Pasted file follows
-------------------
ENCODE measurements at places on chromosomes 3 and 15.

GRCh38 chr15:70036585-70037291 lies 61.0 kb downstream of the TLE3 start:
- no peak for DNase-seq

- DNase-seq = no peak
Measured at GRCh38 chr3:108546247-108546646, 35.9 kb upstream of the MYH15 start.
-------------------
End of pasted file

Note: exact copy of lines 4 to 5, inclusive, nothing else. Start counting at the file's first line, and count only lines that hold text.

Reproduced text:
- DNase-seq = no peak
Measured at GRCh38 chr3:108546247-108546646, 35.9 kb upstream of the MYH15 start.